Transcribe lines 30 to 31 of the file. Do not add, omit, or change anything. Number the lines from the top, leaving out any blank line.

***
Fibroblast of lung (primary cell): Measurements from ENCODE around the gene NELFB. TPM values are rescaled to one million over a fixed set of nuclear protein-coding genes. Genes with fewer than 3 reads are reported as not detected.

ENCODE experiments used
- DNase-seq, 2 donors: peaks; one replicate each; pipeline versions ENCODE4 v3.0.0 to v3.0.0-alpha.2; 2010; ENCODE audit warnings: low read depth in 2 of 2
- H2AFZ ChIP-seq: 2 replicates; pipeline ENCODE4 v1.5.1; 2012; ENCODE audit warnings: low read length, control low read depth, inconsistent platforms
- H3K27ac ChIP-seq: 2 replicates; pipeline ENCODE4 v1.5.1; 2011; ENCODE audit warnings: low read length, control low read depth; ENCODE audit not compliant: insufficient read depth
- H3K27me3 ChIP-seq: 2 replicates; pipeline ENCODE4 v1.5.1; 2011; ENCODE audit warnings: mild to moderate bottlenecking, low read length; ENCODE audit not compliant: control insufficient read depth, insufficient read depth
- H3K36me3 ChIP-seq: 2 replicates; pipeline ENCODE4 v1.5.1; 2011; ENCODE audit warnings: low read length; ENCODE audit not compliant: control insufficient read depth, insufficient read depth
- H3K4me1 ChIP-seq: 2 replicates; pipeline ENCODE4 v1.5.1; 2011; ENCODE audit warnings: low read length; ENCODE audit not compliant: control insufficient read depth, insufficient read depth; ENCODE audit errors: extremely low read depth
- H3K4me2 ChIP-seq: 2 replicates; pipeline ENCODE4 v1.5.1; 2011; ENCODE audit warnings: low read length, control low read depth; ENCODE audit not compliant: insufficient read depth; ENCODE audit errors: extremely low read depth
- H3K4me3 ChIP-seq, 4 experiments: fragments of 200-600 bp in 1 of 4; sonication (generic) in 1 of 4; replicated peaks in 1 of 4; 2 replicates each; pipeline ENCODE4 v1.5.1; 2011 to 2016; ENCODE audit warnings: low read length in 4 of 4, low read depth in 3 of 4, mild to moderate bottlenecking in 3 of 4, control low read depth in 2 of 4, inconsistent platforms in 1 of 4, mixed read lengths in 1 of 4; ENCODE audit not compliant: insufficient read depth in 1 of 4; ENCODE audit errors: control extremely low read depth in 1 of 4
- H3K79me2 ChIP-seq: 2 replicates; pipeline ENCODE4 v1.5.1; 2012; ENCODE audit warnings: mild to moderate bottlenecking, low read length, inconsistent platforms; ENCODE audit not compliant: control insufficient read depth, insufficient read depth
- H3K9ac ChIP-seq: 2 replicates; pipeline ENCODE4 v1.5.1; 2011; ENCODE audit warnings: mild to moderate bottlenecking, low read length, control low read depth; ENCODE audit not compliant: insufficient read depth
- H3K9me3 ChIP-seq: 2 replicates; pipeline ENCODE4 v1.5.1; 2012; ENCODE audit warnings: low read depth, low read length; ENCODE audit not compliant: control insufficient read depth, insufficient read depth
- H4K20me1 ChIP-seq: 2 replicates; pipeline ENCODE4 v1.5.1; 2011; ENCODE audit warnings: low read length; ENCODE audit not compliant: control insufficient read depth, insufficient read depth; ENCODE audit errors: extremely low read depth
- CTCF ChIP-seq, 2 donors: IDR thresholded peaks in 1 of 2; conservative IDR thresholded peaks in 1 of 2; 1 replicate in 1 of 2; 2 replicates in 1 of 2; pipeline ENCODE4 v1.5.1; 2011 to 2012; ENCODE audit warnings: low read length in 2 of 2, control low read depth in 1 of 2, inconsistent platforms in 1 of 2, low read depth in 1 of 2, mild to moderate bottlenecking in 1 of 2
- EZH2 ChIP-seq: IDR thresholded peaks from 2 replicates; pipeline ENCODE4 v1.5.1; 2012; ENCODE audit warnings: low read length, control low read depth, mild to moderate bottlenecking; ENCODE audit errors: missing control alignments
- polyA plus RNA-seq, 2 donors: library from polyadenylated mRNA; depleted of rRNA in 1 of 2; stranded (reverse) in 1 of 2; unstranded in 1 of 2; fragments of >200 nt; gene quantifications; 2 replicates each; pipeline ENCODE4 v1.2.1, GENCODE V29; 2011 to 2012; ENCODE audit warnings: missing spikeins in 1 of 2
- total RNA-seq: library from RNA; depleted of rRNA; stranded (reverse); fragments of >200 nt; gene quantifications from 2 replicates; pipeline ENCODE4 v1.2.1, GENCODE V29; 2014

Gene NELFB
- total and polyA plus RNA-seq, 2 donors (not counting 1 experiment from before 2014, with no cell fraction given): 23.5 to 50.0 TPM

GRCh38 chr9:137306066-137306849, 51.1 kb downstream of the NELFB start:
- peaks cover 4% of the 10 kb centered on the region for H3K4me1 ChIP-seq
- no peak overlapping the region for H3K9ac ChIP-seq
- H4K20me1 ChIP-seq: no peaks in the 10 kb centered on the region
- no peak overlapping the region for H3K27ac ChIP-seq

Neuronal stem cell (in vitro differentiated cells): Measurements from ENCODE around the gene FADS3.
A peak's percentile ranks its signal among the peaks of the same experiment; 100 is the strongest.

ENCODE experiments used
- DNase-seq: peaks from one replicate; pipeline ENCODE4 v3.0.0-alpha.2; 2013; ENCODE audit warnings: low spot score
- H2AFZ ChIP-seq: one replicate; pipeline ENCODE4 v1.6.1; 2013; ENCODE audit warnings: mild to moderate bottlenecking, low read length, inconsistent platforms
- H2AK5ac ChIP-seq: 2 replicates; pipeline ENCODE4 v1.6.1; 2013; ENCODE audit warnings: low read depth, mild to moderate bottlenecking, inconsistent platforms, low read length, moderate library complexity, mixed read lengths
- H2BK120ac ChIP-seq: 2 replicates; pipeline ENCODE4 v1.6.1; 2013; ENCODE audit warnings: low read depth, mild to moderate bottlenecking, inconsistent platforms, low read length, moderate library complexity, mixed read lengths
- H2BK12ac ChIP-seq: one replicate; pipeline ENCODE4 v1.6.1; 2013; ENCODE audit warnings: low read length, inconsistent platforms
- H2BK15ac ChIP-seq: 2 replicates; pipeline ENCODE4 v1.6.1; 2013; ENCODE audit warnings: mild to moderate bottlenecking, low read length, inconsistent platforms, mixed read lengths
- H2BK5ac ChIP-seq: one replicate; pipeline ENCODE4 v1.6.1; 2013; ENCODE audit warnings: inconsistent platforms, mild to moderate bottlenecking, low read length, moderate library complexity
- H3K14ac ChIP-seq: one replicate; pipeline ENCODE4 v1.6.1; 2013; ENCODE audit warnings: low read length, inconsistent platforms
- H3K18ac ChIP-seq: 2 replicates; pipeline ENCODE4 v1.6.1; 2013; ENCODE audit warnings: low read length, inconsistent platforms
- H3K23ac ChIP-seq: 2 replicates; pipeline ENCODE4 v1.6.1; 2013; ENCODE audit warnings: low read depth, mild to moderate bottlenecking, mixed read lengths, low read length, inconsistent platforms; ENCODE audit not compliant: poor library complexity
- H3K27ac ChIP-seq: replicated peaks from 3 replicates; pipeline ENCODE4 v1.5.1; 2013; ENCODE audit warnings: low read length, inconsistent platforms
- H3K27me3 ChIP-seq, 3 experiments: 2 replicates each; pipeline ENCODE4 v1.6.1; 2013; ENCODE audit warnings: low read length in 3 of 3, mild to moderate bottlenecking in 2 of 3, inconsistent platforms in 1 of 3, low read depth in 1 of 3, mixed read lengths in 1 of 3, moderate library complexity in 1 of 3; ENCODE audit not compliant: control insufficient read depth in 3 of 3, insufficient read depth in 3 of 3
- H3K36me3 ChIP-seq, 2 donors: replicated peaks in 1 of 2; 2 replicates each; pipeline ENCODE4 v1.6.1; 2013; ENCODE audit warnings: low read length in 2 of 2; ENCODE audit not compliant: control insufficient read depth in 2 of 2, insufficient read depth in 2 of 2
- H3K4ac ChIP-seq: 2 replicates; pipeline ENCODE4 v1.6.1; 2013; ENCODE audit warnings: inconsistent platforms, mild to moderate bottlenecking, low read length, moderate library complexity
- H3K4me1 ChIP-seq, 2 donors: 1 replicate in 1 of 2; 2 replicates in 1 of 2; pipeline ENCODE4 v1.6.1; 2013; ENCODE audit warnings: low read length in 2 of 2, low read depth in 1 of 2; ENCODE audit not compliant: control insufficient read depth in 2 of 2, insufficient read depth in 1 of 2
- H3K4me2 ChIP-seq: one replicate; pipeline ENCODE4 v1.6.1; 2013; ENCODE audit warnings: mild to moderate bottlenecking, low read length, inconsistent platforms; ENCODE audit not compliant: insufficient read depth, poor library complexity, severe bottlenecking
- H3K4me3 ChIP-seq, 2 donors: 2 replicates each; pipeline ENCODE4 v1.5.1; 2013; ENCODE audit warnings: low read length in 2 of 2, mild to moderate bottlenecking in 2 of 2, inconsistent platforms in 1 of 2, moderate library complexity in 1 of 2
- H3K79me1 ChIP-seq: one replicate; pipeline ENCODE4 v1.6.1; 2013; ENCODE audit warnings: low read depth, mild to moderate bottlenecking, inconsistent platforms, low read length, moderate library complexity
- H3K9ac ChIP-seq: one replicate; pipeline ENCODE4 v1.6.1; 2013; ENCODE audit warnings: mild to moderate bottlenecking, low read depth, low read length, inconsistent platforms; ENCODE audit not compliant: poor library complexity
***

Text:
- H2AFZ ChIP-seq: one replicate; pipeline ENCODE4 v1.6.1; 2013; ENCODE audit warnings: mild to moderate bottlenecking, low read length, inconsistent platforms
- H2AK5ac ChIP-seq: 2 replicates; pipeline ENCODE4 v1.6.1; 2013; ENCODE audit warnings: low read depth, mild to moderate bottlenecking, inconsistent platforms, low read length, moderate library complexity, mixed read lengths